Cognitively, self-objectification has been repeatedly shown to detract from the ability to concentrate and focus one’s attention, thus leading to impaired performance on mental activities such as mathematical computations or logical reasoning (Frederickson, Roberts, Noll, Quinn, & Twenge, 1998; Gapinski, Brownell, & LaFrance, 2003; Hebl, King, & Lin, 2004). One study demonstrated this fragmenting quite vividly (Fredrickson et al., 1998).While alone in a dressing room, college students were asked to try on and evaluate either a swimsuit or a sweater.While they waited for 10 minutes wearing the garment, they completed a math test. The results revealed that young women in swimsuits performed significantly worse on the math problems than did those wearing sweaters. No differences were found for young men. In other words, thinking about the body and comparing it to sexualized cultural ideals disrupted mental capacity. In the emotional domain, sexualization and objectification undermine confidence in and comfort with one’s own body, leading to a host of negative emotional consequences, such as shame, anxiety, and even self-disgust. The association between self-objectification and anxiety about appearance and feelings of shame has been found in adolescent girls (12–13-year-olds) (Slater & Tiggemann, 2002) as well as in adult women.

Mental and Physical Health
Research links sexualization with three of the most common mental health problems of girls and women: eating disorders, low self-esteem, and depression or depressed mood (Abramson & Valene, 1991; Durkin & Paxton, 2002; Harrison, 2000; Hofschire & Greenberg, 2001; Mills, Polivy, Herman, & Tiggemann, 2002; Stice, Schupak-Neuberg, Shaw, & Stein, 1994;Thomsen,Weber, & Brown, 2002; Ward, 2004). Several studies (on both teenage and adult women) have found associations between exposure to narrow representations of female beauty (e.g., the “thin ideal”) and disordered eating attitudes and symptoms. Research also links exposure to sexualized female ideals with lower self-esteem, negative mood, and depressive symptoms among adolescent girls and women. In addition to mental health consequences of sexualization, research suggests that girls’ and women’s physical health may also be negatively affected, albeit indirectly.

Sexual well-being is an important part of healthy development and overall well-being, yet evidence suggests that the sexualization of girls has negative consequences in terms of girls’ ability to develop healthy sexuality. Self-objectification has been linked directly with diminished sexual health among adolescent girls (e.g., as measured by decreased condom use and diminished sexual assertiveness; Impett, Schooler, & Tolman, 2006). Frequent exposure to narrow ideals of attractiveness is associated with unrealistic and/or negative expectations concerning sexuality. Negative effects (e.g., shame) that emerge during adolescence may lead to sexual problems in adulthood (Brotto, Heiman, & Tolman, in press).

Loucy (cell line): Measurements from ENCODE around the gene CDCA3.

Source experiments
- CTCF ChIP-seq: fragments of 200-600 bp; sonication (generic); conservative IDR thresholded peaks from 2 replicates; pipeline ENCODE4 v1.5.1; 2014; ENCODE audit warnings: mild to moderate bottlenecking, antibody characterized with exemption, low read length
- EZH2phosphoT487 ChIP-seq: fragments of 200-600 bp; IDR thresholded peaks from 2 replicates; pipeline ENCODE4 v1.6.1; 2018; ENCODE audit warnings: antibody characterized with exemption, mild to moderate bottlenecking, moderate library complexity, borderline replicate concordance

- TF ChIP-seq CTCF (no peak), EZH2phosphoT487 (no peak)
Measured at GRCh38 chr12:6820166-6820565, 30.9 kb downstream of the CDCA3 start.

Attitudes and Beliefs
Frequent exposure to media images that sexualize girls and women affects how girls conceptualize femininity and sexuality. Girls and young women who more frequently consume or engage with mainstream media content offer stronger endorsement of sexual stereotypes that depict women as sexual objects (Ward, 2002;Ward & Rivadeneyra, 1999; Zurbriggen & Morgan, 2006).They also place appearance and physical attractiveness at the center of women’s value.

Impact on Others and on Society
The sexualization of girls can also have a negative impact on other groups (i.e., boys, men, and adult women) and on society more broadly. Exposure to narrow ideals of female sexual attractiveness may make it difficult for some men to find an “acceptable” partner or to fully enjoy intimacy with a female partner (e.g., Schooler & Ward, 2006).
Adult women may suffer by trying to conform to a younger and younger standard of ideal female beauty. More general societal effects may include an increase in sexism; fewer girls pursuing careers in science, technology, engineering, and mathematics (STEM); increased rates of sexual harassment and sexual violence; and an increased demand for child pornography."

Labels: , ,